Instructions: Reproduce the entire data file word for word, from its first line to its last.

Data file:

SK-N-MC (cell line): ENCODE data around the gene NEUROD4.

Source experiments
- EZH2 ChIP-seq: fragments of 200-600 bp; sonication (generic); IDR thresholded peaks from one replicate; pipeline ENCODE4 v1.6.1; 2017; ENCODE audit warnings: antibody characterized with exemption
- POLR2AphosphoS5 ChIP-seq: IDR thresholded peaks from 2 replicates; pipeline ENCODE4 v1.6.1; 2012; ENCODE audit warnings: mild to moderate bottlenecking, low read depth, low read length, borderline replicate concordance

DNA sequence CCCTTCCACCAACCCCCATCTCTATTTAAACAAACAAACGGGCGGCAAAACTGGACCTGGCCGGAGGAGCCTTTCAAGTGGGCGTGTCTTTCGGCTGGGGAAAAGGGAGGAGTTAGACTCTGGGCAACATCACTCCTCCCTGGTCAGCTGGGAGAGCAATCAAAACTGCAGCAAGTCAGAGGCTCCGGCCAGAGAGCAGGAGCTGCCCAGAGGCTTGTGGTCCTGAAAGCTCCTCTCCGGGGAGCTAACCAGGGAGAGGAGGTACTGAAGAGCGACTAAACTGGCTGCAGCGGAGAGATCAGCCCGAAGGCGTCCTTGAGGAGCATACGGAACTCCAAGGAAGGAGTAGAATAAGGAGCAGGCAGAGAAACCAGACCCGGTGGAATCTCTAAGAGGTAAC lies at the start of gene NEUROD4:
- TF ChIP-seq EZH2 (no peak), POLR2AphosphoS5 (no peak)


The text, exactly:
SK-N-MC (cell line): ENCODE data around the gene NEUROD4.

Source experiments
- EZH2 ChIP-seq: fragments of 200-600 bp; sonication (generic); IDR thresholded peaks from one replicate; pipeline ENCODE4 v1.6.1; 2017; ENCODE audit warnings: antibody characterized with exemption
- POLR2AphosphoS5 ChIP-seq: IDR thresholded peaks from 2 replicates; pipeline ENCODE4 v1.6.1; 2012; ENCODE audit warnings: mild to moderate bottlenecking, low read depth, low read length, borderline replicate concordance

DNA sequence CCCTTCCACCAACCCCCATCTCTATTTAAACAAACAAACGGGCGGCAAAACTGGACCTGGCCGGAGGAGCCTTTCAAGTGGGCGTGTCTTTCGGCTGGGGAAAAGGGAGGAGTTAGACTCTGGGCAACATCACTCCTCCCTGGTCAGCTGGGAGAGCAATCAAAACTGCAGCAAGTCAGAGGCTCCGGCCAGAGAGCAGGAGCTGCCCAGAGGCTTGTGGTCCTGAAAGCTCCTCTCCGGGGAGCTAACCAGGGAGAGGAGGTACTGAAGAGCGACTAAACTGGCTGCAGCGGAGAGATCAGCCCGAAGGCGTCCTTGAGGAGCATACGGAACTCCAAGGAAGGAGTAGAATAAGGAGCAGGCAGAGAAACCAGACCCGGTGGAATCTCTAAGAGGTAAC lies at the start of gene NEUROD4:
- TF ChIP-seq EZH2 (no peak), POLR2AphosphoS5 (no peak)